The main characters are both George and Edna, two young people who portrayed an archetype of Spanish youth. While he is brave, smart, determined, handsome, and wears fashion clothes like bell-bottoms or a leather jacket and has long hair; she is very sweet, pretty and responsible and she has a fashionable style too. That way, they were a role-model for the audience, mainly youths of the same age. For its part, Edna’s sister is addicted to drugs, being a representation of this problem. During the seventies, many Spanish young people got involved with drugs and, even though, lots of them died because of the excess. During the following years, Kinkixploitation films gave a hyper-realistic depiction of this problem but, prior to that, this film displayed drugs as a tragedy.

Furthermore, there is another part of Spanish society which is presented in this feature film: the police officers. The inspector is an authoritarian man who hates what George represents. Symbolically, he and the rest of policemen are the incarnation of the law. The rational is personified by these authority forces, the doctors, the technicians who install the irradiation machine and an expert in Satanism. Again, the director intends to show the irrational of rationalism and a historical paranoia. Despite not believing Edna and George, the inspector quickly thinks that all is happening because of Satanism and, how the director demonstrates, although there is no evidence, they are accused of desecrating graves and worshipping Satan only because an “expert” states.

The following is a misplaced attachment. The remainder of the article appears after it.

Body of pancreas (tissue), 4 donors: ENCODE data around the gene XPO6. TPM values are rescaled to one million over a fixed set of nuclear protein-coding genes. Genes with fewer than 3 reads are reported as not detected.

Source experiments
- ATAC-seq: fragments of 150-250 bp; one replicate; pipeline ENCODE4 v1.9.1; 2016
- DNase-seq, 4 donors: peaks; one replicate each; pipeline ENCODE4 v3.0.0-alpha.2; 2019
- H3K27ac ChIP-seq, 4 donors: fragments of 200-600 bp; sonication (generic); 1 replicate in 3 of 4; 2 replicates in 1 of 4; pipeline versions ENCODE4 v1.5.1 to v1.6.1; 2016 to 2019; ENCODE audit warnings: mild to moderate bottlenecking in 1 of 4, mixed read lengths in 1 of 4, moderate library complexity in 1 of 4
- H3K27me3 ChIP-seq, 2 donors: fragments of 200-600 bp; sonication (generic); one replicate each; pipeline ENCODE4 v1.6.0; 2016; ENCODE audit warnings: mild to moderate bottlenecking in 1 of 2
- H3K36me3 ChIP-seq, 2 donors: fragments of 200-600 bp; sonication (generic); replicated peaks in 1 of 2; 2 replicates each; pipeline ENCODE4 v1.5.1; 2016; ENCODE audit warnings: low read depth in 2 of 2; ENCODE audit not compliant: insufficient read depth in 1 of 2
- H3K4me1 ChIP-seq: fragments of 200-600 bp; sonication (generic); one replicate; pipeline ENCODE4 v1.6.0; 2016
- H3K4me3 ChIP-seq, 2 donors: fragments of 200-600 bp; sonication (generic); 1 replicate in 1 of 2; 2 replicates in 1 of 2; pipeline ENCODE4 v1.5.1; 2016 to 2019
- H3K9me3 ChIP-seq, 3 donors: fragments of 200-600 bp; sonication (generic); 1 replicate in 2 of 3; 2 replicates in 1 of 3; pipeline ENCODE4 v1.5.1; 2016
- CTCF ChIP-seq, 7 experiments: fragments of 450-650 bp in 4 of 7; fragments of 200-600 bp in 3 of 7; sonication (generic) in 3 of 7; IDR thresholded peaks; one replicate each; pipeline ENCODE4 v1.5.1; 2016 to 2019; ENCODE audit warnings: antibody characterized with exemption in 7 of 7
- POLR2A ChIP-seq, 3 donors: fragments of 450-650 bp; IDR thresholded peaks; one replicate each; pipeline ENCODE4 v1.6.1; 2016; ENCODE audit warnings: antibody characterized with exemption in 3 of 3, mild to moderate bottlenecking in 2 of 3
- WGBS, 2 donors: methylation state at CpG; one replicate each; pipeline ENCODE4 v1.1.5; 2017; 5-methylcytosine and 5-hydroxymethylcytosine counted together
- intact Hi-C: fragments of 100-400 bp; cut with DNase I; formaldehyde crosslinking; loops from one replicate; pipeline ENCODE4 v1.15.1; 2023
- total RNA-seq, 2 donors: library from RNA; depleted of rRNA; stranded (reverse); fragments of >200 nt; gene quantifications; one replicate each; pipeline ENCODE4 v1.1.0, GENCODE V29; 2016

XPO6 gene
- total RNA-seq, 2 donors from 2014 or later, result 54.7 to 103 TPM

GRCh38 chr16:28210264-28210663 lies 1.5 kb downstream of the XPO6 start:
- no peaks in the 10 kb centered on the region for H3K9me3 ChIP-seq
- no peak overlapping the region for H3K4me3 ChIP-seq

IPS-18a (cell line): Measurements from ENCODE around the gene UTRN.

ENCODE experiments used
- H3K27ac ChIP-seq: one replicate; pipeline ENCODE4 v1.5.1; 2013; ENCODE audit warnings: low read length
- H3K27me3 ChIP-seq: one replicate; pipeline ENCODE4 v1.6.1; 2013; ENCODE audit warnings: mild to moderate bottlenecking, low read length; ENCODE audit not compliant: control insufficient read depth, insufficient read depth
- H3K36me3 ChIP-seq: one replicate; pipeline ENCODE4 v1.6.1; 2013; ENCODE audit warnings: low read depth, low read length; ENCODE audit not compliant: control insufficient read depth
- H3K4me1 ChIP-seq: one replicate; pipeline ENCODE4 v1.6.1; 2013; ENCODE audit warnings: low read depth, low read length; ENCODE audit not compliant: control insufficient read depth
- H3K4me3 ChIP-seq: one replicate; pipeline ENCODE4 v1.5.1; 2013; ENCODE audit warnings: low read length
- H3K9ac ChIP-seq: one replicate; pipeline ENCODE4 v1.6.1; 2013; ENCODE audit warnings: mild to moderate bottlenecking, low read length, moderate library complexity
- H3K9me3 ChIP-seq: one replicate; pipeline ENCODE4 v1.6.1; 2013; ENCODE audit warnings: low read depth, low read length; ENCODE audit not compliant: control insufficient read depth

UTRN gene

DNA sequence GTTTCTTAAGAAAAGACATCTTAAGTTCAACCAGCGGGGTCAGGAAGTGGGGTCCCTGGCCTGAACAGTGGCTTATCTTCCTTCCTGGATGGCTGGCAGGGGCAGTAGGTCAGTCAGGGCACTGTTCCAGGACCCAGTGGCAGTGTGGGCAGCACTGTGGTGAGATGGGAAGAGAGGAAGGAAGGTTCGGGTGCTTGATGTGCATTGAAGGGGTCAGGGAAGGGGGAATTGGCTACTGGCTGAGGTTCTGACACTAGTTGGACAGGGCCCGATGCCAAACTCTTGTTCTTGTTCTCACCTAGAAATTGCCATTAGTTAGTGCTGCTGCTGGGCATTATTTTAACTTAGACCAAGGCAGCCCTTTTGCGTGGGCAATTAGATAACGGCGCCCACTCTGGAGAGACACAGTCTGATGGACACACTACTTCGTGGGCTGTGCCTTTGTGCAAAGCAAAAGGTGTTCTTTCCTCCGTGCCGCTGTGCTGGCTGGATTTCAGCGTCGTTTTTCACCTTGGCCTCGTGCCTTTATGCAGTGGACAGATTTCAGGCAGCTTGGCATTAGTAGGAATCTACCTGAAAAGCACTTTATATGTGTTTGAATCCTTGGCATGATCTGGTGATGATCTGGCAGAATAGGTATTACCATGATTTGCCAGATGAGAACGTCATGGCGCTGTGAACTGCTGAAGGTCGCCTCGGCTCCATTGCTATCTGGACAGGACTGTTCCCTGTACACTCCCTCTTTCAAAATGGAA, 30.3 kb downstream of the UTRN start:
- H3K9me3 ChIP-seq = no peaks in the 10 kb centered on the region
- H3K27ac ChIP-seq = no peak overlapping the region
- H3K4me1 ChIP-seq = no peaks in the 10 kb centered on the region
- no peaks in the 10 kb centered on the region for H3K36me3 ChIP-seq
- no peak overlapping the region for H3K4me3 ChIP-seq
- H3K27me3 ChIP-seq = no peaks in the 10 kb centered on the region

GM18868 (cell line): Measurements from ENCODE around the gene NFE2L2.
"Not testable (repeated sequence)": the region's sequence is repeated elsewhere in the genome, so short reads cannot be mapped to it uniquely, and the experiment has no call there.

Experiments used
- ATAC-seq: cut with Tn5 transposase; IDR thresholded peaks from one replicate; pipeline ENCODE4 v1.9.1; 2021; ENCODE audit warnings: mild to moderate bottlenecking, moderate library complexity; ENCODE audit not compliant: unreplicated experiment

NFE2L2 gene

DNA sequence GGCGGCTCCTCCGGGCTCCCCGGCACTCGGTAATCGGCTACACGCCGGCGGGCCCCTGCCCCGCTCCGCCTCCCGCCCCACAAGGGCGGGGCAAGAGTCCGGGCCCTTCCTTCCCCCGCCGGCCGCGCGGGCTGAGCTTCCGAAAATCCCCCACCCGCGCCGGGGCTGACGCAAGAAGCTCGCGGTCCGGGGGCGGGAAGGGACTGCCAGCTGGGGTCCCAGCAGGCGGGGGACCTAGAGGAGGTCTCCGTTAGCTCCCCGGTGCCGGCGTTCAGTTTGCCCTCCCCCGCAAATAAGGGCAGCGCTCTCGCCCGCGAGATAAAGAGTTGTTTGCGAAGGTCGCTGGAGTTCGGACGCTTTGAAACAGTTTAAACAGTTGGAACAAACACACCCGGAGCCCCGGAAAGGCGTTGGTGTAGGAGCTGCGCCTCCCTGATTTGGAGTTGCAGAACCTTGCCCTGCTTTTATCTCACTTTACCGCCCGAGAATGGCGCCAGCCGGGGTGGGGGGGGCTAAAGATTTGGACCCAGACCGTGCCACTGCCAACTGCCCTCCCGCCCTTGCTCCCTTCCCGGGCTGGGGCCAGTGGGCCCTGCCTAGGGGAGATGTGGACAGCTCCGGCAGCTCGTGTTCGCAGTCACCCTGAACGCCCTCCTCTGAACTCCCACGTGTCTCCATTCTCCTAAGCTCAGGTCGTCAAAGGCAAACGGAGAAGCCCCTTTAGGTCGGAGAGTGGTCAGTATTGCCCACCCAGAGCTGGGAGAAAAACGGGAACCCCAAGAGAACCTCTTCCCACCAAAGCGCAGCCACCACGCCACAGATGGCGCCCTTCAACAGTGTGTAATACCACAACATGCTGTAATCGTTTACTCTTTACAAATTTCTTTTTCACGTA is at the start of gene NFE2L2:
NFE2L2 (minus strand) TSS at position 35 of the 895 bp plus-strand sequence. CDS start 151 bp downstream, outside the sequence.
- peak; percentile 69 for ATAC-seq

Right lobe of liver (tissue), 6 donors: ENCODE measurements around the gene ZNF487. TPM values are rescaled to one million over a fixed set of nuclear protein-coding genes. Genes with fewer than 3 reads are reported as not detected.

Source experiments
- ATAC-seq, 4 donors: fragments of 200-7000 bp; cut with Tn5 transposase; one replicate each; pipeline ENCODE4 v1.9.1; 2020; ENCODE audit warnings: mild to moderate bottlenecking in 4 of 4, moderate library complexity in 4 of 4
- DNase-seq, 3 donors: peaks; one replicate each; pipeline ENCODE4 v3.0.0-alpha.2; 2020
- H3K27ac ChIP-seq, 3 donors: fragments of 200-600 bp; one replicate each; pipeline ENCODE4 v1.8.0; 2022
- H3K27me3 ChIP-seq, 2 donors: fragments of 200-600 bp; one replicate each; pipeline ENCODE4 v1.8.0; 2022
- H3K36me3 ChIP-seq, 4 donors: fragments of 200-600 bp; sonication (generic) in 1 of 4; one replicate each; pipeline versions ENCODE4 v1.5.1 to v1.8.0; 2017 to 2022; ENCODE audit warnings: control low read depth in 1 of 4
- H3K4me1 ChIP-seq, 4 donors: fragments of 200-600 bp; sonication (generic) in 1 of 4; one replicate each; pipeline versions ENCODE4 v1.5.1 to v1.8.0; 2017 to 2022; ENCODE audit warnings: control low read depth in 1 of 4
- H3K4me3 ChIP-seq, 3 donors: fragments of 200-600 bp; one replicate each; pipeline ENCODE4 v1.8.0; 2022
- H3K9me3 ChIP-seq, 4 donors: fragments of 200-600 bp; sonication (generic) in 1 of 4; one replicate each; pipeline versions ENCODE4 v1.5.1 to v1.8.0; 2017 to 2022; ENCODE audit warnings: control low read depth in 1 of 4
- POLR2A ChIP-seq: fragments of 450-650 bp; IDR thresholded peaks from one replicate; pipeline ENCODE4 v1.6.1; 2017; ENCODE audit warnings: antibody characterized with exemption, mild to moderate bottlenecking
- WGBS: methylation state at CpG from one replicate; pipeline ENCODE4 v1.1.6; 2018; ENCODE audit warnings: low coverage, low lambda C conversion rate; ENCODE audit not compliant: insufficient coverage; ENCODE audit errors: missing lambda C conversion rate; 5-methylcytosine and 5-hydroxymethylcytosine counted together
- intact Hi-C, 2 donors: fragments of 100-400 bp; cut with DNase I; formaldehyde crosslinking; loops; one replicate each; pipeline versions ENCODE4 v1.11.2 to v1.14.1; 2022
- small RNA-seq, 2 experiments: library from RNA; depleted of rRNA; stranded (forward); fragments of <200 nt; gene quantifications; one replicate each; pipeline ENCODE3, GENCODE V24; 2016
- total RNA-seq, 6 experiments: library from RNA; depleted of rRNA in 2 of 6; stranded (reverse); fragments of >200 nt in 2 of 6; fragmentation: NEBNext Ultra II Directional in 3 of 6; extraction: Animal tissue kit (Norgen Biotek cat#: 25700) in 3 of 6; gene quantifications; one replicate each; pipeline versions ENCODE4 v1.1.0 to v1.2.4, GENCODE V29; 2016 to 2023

Finally, it stands out the nihilistic end because no one can survive and the zombie infection spreads around the country. It is important to point out the disagreement of George and the inspector because of they portrayed two different parts of Spain: one of them represents young people, who want to change things and the other, the authorities, is stuck on the traditional values and hates the modernity and the progress.


12647383_10156450595910720_844749675073056691_nErika Tiburcio (nancykrueger) lives in Madrid and works as a teacher. Currently she is doing her PhD thesis about the serial killer in American horror movies from Psycho to Henry: Portrait of a Serial Killer. She loves horror movies, comic books, video games, etc. She has contributed to some Spanish websites and magazines like Phenomena Experience magazine and La Mansión del Terror and has written some articles for different international magazines like Serial Killer Calendar.

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3 Responses

  1. Sony says:

    Hola, ¿De casualidad sabes el autor de la ilustración de la versión española “No profanar el sueño de los muertos”? Gracias

  2. Elena says:

    No, lo siento

  1. 04/27/2016